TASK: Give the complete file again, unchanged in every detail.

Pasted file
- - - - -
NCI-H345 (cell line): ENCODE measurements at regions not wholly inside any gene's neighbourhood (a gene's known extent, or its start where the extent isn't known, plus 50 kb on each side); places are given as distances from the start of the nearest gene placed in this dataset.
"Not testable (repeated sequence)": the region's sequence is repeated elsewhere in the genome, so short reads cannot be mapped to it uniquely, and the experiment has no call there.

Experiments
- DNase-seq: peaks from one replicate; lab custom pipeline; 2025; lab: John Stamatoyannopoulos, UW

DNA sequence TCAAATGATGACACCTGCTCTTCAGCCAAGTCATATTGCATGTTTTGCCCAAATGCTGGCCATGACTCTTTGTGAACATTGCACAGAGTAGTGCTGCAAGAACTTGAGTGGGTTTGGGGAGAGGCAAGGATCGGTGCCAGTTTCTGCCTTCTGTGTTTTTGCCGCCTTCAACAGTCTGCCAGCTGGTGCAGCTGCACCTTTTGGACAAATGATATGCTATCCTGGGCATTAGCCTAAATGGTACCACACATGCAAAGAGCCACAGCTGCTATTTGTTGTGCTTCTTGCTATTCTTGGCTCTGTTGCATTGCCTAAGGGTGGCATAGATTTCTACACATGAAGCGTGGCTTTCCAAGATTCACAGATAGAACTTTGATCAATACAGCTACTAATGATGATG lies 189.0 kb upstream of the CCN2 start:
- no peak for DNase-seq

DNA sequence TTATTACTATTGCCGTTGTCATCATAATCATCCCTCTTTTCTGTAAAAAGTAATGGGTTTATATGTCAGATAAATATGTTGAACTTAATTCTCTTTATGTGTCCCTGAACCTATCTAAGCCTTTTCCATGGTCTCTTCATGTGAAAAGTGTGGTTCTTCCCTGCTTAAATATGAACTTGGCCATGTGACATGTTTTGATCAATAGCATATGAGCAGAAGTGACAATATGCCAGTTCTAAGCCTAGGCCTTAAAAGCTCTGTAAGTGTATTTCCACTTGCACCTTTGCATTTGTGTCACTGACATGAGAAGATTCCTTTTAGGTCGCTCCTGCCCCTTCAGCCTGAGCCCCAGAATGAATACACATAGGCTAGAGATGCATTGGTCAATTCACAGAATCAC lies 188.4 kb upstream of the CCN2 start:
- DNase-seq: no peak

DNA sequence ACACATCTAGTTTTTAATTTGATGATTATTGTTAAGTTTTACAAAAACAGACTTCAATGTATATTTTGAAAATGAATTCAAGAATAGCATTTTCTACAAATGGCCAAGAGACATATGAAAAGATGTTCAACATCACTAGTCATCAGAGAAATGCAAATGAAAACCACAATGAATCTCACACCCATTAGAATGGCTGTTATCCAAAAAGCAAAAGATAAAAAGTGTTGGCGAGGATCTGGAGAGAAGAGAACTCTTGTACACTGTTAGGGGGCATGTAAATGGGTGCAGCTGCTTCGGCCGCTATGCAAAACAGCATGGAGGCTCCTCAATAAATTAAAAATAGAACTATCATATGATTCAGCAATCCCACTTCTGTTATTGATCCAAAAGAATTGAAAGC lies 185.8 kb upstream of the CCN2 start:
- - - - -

NCI-H345 (cell line): ENCODE measurements at regions not wholly inside any gene's neighbourhood (a gene's known extent, or its start where the extent isn't known, plus 50 kb on each side); places are given as distances from the start of the nearest gene placed in this dataset.
"Not testable (repeated sequence)": the region's sequence is repeated elsewhere in the genome, so short reads cannot be mapped to it uniquely, and the experiment has no call there.

Experiments
- DNase-seq: peaks from one replicate; lab custom pipeline; 2025; lab: John Stamatoyannopoulos, UW

DNA sequence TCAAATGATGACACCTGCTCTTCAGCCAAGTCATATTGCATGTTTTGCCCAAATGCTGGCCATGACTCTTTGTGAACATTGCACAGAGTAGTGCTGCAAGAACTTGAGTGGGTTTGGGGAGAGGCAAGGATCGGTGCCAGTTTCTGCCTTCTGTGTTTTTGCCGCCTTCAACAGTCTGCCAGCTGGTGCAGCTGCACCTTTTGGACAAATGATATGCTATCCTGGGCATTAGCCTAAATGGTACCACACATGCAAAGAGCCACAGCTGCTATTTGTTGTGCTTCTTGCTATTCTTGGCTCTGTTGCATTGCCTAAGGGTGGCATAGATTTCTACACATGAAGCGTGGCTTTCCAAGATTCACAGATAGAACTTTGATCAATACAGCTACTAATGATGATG lies 189.0 kb upstream of the CCN2 start:
- no peak for DNase-seq

DNA sequence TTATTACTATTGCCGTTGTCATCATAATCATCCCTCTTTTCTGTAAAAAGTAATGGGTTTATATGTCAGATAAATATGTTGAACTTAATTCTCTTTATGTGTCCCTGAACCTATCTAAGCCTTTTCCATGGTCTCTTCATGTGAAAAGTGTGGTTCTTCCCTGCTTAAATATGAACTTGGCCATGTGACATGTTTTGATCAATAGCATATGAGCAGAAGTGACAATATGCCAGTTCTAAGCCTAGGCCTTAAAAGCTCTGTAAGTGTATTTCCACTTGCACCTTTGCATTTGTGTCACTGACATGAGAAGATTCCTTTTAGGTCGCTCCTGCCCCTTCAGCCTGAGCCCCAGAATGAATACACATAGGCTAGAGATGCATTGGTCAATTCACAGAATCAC lies 188.4 kb upstream of the CCN2 start:
- DNase-seq: no peak

DNA sequence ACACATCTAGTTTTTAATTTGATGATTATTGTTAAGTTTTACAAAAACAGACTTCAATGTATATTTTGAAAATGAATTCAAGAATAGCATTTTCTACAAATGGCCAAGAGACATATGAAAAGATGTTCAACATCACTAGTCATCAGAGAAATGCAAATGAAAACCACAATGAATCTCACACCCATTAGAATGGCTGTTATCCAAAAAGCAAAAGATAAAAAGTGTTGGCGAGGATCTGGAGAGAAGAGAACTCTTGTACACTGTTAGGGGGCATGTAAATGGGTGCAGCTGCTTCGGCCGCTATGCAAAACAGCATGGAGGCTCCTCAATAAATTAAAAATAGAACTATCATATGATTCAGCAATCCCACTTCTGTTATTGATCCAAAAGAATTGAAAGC lies 185.8 kb upstream of the CCN2 start: